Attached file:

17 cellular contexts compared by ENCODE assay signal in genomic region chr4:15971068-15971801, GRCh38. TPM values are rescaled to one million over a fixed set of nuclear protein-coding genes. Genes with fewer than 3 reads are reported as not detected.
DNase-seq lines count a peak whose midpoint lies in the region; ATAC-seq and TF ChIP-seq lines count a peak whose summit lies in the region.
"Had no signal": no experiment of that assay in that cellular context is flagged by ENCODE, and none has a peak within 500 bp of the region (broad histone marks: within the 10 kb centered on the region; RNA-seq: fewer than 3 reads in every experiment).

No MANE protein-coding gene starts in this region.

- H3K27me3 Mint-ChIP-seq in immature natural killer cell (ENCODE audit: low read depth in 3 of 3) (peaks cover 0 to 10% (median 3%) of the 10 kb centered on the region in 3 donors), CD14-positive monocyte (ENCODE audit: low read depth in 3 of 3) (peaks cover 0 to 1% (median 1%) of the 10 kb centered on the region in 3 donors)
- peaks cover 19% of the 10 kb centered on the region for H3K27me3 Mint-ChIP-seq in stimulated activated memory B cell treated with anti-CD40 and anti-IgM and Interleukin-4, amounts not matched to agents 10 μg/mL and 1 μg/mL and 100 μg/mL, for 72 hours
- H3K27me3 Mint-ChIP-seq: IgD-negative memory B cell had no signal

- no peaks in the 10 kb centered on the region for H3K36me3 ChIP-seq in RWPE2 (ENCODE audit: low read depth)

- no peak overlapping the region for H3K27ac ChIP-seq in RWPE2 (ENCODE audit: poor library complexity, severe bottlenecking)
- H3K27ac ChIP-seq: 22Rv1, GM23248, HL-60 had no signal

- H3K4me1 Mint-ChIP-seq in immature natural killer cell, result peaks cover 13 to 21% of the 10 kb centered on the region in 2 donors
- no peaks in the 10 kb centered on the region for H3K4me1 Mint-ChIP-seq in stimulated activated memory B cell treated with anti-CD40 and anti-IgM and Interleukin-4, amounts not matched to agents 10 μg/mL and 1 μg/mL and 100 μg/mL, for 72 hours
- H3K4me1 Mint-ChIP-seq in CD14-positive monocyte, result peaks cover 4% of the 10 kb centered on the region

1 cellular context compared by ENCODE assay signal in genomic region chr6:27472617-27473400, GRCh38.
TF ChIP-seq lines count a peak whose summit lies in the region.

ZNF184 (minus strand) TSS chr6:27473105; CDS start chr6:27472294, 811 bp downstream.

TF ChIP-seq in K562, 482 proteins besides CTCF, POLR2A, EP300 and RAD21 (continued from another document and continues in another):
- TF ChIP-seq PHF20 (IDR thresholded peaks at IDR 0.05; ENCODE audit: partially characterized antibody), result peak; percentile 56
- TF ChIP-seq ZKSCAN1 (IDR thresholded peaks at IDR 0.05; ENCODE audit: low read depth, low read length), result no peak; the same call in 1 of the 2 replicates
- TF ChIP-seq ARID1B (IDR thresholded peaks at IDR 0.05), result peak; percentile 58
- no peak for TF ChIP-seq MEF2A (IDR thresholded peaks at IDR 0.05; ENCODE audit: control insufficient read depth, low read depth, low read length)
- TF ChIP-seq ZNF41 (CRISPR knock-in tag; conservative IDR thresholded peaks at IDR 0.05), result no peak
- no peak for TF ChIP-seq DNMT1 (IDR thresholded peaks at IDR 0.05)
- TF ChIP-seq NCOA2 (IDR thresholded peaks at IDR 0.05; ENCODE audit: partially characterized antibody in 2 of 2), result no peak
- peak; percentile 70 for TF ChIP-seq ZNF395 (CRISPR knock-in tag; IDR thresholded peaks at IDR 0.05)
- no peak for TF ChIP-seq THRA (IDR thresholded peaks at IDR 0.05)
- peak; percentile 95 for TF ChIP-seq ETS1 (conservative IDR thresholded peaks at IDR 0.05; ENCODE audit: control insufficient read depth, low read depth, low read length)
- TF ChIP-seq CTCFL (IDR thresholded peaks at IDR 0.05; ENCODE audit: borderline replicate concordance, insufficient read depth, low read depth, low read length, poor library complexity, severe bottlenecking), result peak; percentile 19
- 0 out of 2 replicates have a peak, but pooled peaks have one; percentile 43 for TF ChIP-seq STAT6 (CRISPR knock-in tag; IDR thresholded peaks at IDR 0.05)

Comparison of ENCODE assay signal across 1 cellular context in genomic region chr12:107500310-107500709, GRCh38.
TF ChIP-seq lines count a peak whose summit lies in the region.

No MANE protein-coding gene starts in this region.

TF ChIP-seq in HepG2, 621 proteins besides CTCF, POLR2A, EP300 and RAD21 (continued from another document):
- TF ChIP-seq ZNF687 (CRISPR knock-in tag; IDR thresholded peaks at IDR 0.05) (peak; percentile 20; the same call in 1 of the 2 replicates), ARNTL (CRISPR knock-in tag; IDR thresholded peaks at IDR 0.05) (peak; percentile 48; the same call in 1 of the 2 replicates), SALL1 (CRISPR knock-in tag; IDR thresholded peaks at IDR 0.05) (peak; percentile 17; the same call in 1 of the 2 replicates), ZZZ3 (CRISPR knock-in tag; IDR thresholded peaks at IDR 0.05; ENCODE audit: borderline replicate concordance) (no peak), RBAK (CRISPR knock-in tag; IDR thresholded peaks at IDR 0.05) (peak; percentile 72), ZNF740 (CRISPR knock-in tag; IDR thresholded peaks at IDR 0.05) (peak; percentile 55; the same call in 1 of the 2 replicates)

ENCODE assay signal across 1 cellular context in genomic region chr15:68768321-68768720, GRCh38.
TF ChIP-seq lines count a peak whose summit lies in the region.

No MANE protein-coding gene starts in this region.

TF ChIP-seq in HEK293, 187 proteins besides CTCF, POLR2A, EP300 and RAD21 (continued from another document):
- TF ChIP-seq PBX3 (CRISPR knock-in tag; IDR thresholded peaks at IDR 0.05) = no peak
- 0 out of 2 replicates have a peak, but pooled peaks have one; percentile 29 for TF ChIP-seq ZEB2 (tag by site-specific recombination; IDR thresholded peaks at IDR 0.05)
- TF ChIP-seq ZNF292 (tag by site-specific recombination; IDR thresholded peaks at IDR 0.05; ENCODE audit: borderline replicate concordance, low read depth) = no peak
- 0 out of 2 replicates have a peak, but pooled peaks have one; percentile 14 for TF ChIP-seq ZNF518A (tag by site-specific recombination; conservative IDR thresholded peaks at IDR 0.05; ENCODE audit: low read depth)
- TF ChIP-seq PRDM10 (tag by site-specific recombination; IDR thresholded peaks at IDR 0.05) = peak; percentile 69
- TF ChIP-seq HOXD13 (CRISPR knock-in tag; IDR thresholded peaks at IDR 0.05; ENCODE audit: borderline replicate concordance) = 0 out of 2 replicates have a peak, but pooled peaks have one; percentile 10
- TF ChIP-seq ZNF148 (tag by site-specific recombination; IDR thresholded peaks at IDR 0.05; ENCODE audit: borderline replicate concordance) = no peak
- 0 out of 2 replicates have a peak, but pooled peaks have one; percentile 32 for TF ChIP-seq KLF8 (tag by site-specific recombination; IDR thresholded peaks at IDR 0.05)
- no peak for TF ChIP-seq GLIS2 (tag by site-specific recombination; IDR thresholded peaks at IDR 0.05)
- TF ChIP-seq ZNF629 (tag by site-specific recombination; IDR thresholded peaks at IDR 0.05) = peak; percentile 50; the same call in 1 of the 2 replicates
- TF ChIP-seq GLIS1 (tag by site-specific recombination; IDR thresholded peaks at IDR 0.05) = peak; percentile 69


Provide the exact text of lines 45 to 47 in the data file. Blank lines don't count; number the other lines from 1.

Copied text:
- TF ChIP-seq ZNF148 (tag by site-specific recombination; IDR thresholded peaks at IDR 0.05; ENCODE audit: borderline replicate concordance) = no peak
- 0 out of 2 replicates have a peak, but pooled peaks have one; percentile 32 for TF ChIP-seq KLF8 (tag by site-specific recombination; IDR thresholded peaks at IDR 0.05)
- no peak for TF ChIP-seq GLIS2 (tag by site-specific recombination; IDR thresholded peaks at IDR 0.05)